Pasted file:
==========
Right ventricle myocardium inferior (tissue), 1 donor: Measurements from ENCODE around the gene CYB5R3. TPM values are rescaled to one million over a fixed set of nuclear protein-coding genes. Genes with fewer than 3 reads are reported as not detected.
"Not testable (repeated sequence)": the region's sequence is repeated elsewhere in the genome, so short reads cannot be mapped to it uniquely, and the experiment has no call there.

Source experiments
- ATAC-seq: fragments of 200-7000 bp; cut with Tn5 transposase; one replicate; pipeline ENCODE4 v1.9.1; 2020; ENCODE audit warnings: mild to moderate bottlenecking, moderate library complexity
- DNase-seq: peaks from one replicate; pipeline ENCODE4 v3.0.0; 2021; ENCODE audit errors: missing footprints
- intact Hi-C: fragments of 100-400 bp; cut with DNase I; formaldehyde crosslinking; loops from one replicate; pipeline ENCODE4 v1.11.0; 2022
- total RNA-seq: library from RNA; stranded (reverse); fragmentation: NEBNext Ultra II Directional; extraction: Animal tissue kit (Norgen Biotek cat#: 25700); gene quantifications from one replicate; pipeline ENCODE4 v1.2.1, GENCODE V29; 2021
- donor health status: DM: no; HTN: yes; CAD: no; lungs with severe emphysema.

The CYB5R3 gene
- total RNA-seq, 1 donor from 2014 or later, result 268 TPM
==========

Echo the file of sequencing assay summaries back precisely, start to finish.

Right ventricle myocardium inferior (tissue), 1 donor: Measurements from ENCODE around the gene CYB5R3. TPM values are rescaled to one million over a fixed set of nuclear protein-coding genes. Genes with fewer than 3 reads are reported as not detected.
"Not testable (repeated sequence)": the region's sequence is repeated elsewhere in the genome, so short reads cannot be mapped to it uniquely, and the experiment has no call there.

Source experiments
- ATAC-seq: fragments of 200-7000 bp; cut with Tn5 transposase; one replicate; pipeline ENCODE4 v1.9.1; 2020; ENCODE audit warnings: mild to moderate bottlenecking, moderate library complexity
- DNase-seq: peaks from one replicate; pipeline ENCODE4 v3.0.0; 2021; ENCODE audit errors: missing footprints
- intact Hi-C: fragments of 100-400 bp; cut with DNase I; formaldehyde crosslinking; loops from one replicate; pipeline ENCODE4 v1.11.0; 2022
- total RNA-seq: library from RNA; stranded (reverse); fragmentation: NEBNext Ultra II Directional; extraction: Animal tissue kit (Norgen Biotek cat#: 25700); gene quantifications from one replicate; pipeline ENCODE4 v1.2.1, GENCODE V29; 2021
- donor health status: DM: no; HTN: yes; CAD: no; lungs with severe emphysema.

The CYB5R3 gene
- total RNA-seq, 1 donor from 2014 or later, result 268 TPM